We investigate how users perceive socioeconomic disparities in the United States before and after visualizing and interacting with a standalone county-level US choropleth map and a choropleth map of the US that is `linked' to a map of the world. We measure socioeconomic properties using indicators related to education attainment, income inequality, life expectancy, incarceration, obesity and prevalence of HIV. We test whether perceive inequality across the US differently if they can contextualize variation alongside the same indicators at the global scale using an A/B user study.
Our study had 49 participants. After interacting with their respective maps, users were more confident about their perceptions of inequality and thought the US was more unequal than they had believed before seeing the maps. After interacting with the maps, they determined that more resources be allocated to reducing geographic disparities in the US. We report on whether findings differed for users with the linked map vs. the US-only map. The implications of this study are that visualizing maps can lead to more concern about deprived populations, and willingness to take action to close the gap in well-being across communities. We also find that when presenting these maps, scale and context matters and should be taken into account by the mapmakers.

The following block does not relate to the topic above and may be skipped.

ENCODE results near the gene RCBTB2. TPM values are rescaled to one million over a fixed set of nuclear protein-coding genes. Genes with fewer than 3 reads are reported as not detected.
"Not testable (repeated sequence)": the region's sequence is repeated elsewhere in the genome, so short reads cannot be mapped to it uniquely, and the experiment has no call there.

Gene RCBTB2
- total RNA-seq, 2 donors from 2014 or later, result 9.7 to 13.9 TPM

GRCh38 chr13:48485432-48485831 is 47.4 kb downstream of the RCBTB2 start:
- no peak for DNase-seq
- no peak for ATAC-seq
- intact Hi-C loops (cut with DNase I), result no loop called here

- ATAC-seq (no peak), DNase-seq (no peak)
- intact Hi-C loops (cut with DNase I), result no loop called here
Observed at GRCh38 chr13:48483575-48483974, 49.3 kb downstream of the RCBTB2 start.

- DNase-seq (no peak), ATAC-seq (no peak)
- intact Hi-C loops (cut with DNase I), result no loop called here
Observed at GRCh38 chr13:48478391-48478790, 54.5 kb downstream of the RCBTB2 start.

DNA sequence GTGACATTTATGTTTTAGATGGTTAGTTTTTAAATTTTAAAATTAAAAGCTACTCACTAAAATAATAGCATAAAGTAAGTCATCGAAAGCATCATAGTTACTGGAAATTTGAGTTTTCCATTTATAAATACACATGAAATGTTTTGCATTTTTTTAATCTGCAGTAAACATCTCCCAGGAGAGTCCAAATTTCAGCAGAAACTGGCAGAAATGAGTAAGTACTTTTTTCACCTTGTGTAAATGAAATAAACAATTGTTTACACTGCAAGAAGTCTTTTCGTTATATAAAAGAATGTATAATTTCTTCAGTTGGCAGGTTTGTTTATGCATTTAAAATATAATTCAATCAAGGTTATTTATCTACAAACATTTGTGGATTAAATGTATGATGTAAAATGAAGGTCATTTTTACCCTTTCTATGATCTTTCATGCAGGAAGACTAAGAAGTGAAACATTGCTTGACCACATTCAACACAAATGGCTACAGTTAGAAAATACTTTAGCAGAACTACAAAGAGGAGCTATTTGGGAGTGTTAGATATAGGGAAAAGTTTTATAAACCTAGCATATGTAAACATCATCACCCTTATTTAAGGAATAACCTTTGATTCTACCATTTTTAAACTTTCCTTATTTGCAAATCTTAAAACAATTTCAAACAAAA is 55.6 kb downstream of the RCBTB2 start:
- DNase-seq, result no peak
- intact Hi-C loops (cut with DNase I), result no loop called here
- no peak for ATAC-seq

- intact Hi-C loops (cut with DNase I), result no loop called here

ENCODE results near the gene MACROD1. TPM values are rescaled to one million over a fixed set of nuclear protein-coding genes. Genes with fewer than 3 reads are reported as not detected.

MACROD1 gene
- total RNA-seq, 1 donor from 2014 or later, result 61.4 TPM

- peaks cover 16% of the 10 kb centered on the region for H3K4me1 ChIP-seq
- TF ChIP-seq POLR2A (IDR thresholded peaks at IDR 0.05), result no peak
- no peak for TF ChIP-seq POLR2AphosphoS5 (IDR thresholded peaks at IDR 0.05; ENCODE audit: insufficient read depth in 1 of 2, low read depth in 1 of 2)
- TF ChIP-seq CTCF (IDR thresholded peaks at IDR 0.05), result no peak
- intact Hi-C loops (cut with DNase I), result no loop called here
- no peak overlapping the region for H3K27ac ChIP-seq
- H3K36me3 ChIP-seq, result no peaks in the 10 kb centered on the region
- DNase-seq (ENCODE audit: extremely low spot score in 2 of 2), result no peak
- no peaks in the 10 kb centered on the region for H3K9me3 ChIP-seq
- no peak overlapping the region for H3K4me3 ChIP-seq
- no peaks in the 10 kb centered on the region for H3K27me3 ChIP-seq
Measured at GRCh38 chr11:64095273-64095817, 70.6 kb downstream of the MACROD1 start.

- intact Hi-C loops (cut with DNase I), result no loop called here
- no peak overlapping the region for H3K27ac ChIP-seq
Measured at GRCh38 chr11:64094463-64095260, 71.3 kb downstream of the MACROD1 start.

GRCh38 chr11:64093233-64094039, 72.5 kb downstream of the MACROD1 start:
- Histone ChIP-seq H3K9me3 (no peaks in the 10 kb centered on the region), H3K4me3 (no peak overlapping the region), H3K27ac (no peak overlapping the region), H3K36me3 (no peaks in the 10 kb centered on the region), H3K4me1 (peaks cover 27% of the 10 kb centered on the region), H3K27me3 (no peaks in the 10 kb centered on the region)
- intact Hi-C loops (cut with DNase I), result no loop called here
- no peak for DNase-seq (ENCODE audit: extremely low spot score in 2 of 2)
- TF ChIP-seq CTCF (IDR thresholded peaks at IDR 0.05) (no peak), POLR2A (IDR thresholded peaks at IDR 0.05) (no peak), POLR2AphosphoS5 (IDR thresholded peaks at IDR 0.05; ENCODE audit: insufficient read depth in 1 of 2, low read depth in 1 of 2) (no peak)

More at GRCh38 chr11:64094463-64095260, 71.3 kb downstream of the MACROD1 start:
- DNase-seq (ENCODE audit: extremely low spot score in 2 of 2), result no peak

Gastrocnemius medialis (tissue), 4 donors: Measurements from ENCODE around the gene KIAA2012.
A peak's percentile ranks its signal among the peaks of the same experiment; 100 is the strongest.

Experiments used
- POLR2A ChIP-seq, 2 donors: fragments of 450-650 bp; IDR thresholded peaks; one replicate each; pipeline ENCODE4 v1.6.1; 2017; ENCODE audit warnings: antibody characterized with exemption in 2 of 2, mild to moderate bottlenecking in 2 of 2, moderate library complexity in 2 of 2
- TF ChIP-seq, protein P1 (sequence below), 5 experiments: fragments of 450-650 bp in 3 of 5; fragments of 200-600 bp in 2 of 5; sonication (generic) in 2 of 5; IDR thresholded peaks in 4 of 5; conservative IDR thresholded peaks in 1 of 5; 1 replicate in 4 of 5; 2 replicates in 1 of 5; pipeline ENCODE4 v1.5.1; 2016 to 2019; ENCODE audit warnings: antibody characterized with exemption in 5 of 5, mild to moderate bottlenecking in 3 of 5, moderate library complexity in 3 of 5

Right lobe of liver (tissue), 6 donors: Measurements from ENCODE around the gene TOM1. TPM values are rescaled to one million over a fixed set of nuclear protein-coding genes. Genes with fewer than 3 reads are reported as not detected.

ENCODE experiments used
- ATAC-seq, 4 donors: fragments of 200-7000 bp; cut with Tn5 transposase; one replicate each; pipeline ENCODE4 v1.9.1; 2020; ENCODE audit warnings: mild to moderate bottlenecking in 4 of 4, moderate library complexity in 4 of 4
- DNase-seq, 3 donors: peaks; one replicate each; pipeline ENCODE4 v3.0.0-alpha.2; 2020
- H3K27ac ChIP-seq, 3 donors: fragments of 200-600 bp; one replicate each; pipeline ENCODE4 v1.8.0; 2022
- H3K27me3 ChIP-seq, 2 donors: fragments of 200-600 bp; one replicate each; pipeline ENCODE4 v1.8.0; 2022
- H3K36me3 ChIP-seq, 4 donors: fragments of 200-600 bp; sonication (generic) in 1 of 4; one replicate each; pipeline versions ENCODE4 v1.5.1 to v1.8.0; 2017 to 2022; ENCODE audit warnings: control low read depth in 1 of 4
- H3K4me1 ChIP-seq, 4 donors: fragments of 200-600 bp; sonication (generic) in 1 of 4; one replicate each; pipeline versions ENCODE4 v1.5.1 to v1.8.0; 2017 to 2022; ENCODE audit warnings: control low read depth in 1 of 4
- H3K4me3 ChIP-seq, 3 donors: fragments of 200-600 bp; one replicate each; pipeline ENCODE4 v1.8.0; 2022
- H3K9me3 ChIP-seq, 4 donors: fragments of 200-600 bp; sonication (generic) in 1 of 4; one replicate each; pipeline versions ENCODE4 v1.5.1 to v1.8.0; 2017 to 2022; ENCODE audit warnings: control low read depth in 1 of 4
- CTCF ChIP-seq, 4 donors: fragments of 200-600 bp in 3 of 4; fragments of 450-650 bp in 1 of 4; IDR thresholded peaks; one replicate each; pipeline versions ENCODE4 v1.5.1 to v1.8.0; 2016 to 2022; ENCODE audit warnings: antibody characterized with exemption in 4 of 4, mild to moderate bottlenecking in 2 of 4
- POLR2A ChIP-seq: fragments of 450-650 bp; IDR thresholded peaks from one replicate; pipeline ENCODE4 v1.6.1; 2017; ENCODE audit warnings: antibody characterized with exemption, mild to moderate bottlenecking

In the Technology-Integrated Learning Environments (TILES) lab we explore how technology meditates human learning in a variety of formal and informal contexts. Work in this lab is grounded in the Learning Sciences and explores how technologies can augment social and individual learning in contexts including museums, citizen science, classrooms, and online.